Founded in 1876, the American Chemical Society (ACS) is a leading source of chemistry-focused academic publications. Founded in 1880, Elsevier is one of the world’s largest academic publishers.
Both companies have been very active in recent times, suing various platforms (1,2) that facilitate unauthorized access to their papers.
This week, in a lawsuit filed at a U.S. federal court in Maryland, the pair accuse scientist and researcher networking site ResearchGate of committing the same offenses.
“This action arises from the massive infringement of peer-reviewed, published journal articles (‘PJAs’). Plaintiffs publish the articles in their journals and own the respective copyrights. Defendant deliberately uses infringing copies of those PJAs to drive its business,” the lawsuit reads.
Based in Germany, ResearchGate promotes itself as a professional network for scientists and researchers. The site claims 15 million members, who use the platform to “share, discover, and discuss research.” It’s mission is to make research “open to all.”
According to ACS and Elsevier, however, that openness had led to serious infringement of their rights.
“The lawsuit is not about researchers and scientists collaborating, asking and answering questions; promoting themselves, their projects, or their findings; or sharing research findings, raw data, or pre-prints of articles,” the complaint states.
“This lawsuit focuses on ResearchGate’s intentional misconduct vis-à-vis its online file-sharing / download service, where the dissemination of unauthorized copies of PJAs constitutes an enormous infringement of the copyrights owned by ACS, Elsevier and other journal publishers.”
The publishers claim that the alleged infringement taking place on ResearchGate isn’t an accident, since the platform utilizes plaintiffs’ content to grow its traffic, content, and revenues. Indeed, they claim that ResearchGate not only induces others to upload infringing works but also does so itself. As a result, ResearchGate has turned into a “focal point for massive copyright infringement.”
ACS and Elsevier claim that when users upload a copy of a PJA to ResearchGate, the company stores them on its servers where they are made available for viewing or download as a PDF file. Users are also able to share links to these works on social media platforms including Facebook, Twitter, and Reddit.
“ResearchGate consistently and successfully attempts to encourage and trick authors into uploading copies of PJAs that it knows should not be posted on the RG Website. One tactic is the combination of creating author profiles, publication pages, and journal pages, along with the ‘Request full-text’ feature,” the complaint adds.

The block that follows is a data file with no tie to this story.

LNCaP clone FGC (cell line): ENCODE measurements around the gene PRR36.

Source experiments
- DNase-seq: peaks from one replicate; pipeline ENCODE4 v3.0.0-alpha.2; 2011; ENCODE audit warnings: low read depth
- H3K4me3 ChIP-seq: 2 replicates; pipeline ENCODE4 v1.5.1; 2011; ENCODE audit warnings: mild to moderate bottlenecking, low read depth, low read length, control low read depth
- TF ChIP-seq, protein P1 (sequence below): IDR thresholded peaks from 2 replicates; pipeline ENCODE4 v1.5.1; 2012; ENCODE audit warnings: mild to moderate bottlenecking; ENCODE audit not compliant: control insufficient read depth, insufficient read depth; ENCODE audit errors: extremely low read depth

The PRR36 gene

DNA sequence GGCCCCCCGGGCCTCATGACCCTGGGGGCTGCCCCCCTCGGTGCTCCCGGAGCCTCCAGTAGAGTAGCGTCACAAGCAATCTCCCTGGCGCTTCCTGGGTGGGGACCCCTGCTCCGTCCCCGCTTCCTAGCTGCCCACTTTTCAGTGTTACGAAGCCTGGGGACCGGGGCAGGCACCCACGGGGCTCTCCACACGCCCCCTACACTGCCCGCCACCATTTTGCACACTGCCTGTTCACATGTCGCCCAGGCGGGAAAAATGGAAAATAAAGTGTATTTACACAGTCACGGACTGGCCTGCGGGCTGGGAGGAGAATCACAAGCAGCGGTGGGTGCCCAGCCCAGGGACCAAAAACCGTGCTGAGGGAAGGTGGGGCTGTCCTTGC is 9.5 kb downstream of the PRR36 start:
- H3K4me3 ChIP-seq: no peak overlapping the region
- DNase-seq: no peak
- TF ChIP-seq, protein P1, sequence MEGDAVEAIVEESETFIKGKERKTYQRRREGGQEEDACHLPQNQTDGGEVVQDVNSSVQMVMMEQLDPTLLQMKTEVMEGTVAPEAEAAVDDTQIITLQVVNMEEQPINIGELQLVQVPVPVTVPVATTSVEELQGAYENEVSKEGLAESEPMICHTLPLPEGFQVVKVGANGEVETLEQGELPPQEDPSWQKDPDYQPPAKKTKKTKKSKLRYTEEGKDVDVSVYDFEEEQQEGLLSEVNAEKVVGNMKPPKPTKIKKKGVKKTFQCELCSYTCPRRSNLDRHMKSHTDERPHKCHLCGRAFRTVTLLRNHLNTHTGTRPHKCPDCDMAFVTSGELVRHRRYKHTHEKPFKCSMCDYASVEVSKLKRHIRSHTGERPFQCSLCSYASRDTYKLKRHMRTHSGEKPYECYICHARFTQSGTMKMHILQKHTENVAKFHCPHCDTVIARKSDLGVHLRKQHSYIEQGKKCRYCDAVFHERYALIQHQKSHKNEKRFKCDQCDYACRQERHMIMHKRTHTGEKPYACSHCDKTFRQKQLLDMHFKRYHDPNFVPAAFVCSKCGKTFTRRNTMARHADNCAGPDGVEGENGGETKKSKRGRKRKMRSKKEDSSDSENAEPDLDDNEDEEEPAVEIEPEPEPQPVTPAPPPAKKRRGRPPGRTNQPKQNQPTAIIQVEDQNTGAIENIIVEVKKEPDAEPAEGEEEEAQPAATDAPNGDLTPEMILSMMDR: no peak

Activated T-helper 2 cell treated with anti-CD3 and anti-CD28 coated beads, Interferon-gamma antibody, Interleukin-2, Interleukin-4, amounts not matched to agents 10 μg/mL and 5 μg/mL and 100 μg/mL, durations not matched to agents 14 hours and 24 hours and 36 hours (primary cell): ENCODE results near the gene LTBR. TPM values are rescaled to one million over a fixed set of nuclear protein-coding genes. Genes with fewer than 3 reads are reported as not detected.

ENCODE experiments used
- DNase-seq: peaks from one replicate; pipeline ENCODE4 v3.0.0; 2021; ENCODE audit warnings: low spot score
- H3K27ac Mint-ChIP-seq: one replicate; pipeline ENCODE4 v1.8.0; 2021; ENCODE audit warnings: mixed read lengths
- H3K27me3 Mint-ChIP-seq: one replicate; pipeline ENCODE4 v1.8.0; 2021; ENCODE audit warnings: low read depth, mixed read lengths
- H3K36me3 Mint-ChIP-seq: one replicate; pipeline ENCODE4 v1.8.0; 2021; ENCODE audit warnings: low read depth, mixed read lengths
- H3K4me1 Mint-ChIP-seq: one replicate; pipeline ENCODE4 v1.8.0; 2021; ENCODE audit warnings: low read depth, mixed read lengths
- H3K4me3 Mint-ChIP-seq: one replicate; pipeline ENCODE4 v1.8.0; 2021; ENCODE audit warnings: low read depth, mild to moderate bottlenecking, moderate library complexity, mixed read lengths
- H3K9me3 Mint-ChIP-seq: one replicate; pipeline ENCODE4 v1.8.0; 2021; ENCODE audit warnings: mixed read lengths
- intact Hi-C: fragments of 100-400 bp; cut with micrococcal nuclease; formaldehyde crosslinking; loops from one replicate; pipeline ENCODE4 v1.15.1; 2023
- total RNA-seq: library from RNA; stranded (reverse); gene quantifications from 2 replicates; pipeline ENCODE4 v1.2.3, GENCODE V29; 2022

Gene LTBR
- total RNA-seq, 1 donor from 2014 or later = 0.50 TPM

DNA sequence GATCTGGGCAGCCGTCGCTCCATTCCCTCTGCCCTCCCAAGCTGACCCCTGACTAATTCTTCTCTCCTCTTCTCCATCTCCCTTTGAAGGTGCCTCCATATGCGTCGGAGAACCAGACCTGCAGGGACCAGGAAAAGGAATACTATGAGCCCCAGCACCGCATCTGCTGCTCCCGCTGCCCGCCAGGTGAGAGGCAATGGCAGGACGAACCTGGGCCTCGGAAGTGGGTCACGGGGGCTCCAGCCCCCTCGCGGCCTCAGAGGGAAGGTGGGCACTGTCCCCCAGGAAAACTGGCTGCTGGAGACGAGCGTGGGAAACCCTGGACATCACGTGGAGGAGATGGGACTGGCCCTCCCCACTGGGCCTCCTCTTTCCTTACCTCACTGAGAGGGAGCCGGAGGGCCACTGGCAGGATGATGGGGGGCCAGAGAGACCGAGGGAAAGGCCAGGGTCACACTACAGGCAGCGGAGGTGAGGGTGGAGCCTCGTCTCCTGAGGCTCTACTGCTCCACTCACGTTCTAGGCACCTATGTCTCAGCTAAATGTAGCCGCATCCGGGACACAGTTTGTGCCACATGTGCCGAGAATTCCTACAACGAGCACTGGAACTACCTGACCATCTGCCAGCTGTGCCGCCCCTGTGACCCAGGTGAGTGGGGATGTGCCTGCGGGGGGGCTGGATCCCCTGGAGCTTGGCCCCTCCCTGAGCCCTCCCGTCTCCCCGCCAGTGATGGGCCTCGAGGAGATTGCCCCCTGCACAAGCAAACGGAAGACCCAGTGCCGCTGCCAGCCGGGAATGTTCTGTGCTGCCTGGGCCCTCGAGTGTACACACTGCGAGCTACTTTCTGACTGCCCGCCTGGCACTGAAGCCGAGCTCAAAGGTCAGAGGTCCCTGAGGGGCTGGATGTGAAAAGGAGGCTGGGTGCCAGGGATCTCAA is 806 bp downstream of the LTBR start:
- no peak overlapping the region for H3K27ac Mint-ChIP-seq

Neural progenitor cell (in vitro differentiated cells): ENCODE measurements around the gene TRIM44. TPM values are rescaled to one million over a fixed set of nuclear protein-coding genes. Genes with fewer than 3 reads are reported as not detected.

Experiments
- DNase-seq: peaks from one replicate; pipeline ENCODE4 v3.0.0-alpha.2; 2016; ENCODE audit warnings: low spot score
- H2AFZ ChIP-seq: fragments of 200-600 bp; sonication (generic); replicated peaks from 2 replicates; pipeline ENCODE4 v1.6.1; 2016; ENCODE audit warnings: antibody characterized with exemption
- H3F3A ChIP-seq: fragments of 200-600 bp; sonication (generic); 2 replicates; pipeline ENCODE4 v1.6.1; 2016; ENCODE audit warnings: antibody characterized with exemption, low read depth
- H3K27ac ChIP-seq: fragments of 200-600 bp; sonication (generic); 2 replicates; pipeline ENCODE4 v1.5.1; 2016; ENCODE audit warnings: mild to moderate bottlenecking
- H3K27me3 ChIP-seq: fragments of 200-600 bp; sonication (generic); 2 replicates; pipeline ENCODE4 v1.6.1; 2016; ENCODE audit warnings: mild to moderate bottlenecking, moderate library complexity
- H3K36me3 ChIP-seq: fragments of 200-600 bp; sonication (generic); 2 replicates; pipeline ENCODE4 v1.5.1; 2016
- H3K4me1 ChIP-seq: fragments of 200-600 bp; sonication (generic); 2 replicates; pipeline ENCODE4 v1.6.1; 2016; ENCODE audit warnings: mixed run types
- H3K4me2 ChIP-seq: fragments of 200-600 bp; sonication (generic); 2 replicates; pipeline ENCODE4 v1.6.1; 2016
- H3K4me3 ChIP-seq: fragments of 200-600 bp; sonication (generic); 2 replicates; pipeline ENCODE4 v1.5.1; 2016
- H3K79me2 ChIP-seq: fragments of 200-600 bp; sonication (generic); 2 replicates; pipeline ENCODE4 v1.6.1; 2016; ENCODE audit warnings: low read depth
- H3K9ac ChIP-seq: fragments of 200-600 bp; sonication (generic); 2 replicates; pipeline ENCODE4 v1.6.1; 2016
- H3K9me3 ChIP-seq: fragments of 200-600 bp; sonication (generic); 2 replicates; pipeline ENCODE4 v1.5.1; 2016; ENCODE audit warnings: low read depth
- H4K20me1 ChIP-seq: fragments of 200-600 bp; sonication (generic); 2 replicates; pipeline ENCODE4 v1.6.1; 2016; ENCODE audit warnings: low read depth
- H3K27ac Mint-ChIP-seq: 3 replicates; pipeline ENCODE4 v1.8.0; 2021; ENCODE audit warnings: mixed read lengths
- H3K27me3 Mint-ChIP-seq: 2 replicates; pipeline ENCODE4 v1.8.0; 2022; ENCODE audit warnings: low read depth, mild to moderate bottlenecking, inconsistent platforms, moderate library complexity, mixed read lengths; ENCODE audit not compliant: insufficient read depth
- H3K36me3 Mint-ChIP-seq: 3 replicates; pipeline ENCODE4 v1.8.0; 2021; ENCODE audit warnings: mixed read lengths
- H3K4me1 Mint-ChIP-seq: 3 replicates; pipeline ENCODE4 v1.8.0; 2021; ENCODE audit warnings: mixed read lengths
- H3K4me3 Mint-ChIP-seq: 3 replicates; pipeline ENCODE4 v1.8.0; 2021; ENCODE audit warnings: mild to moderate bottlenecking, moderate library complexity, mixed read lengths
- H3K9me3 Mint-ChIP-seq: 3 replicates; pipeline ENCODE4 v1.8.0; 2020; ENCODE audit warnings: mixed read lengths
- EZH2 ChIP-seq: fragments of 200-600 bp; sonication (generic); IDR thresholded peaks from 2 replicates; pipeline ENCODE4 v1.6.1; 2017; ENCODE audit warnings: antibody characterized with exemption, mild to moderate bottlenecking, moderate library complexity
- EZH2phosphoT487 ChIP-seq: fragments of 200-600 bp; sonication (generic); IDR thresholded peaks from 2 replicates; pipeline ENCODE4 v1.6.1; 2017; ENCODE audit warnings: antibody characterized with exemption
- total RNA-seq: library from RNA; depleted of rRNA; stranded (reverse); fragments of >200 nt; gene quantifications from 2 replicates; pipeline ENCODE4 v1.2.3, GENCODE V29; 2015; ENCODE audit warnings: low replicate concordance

However, in addition to user uploads, the companies claim that ResearchGate also adds content itself, using scraping techniques to acquire copyrighted works which are them uploaded to its website for viewing or download. The publishers say that ResearchGate hints at its own involvement in providing content with a statement on its website.
“Proprietary content generally appears on ResearchGate only when it has been uploaded by an author,” the statement reads. “So, if there’s already a full-text of your publication available on ResearchGate, the most likely explanation is that it has been uploaded by one of your co-authors.” (emphasis as per complaint)
Furthermore, the plaintiffs note that ResearchGate previously published a job posting in which it attempted to hire someone “with hands-on experience in building and maintaining web crawlers” to “build web crawlers to discover and index university websites.”
ACS and Elsevier state that before filing this lawsuit, they attempted to negotiate with ResearchGate to have it operate “within the law.”
Working through a trade group called the International Association of Scientific Technical and Medical Publishers, the publishers say they asked ResearchGate sign up to a voluntary scheme to regulate article sharing but the company refused. The publishers do acknowledge that some infringing works were taken down but ResearchGate has not explained why.
With large numbers of allegedly-infringing works on the site, the publishers are now suing ResearchGate for direct copyright infringement, inducement of copyright infringement, contributory copyright infringement, and vicarious copyright infringement.
In conclusion, ACS and Elsevier ask the Court to order ResearchGate to cease-and-desist all infringement of their copyrights, delete all content owned by the plaintiffs, and award statutory damages of $150,000 per infringed work.
This isn’t the only lawsuit ACS and Elsevier have filed against ResearchGate. In October 2017, the companies took action in Germany, claiming that since ResearchGate knows files are infringing, it has an obligation to remove them, even when they haven’t received a specific takedown notice.
The lawsuit is available here (pdf)